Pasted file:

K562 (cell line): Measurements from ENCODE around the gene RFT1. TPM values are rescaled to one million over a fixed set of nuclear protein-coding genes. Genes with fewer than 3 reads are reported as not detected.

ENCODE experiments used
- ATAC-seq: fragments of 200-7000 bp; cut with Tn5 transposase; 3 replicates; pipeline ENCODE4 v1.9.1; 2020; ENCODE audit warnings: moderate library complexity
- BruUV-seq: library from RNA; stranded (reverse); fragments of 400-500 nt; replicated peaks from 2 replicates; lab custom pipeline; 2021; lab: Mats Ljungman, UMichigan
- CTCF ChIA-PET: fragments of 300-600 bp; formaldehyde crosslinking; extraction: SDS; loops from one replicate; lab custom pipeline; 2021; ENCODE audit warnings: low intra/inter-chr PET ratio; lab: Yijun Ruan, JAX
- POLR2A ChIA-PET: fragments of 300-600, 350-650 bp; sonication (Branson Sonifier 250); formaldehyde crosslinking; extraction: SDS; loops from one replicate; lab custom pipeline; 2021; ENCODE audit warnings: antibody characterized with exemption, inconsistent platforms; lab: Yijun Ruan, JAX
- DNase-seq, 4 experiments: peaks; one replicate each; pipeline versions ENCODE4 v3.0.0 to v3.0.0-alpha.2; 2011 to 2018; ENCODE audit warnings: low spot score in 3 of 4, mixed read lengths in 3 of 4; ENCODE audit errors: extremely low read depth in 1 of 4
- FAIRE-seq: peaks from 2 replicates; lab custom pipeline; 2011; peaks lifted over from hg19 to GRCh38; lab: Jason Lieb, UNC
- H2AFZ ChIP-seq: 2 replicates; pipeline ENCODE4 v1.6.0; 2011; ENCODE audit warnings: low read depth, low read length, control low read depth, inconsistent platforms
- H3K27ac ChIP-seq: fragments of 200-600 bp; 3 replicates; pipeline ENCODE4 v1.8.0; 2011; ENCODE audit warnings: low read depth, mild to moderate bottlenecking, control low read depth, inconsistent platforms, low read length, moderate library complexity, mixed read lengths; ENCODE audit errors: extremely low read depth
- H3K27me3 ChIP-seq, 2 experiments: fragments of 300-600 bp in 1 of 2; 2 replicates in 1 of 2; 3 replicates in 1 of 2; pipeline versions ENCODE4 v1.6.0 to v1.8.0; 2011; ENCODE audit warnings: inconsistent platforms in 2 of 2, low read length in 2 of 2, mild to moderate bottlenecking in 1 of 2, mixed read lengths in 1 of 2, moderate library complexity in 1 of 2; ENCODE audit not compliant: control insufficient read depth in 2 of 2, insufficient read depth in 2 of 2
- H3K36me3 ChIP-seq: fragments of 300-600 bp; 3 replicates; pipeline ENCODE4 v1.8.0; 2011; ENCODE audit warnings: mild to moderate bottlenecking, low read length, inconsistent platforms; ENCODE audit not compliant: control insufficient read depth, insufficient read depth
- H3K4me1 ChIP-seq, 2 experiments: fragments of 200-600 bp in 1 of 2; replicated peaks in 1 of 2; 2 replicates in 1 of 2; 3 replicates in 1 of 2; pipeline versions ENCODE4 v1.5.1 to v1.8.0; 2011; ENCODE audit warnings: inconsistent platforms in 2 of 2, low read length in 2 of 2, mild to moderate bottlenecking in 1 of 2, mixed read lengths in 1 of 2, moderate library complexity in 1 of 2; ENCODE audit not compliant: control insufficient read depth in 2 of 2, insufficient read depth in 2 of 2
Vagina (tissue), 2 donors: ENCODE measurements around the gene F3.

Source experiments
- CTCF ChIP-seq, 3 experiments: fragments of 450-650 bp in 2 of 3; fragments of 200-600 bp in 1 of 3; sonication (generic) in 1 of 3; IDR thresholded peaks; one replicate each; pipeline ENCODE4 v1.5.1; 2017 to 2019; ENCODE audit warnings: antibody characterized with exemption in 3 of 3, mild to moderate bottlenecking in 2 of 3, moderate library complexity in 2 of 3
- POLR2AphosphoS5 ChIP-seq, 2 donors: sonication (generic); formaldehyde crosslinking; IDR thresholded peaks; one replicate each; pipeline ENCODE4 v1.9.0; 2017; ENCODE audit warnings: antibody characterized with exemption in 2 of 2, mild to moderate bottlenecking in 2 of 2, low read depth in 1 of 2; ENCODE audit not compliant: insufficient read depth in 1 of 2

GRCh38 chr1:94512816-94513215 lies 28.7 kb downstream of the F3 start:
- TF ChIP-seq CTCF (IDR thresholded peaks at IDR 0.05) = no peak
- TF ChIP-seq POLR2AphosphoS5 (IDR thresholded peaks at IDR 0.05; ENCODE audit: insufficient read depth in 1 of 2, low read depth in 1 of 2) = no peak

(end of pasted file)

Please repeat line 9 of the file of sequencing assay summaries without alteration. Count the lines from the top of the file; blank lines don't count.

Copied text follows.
- H2AFZ ChIP-seq: 2 replicates; pipeline ENCODE4 v1.6.0; 2011; ENCODE audit warnings: low read depth, low read length, control low read depth, inconsistent platforms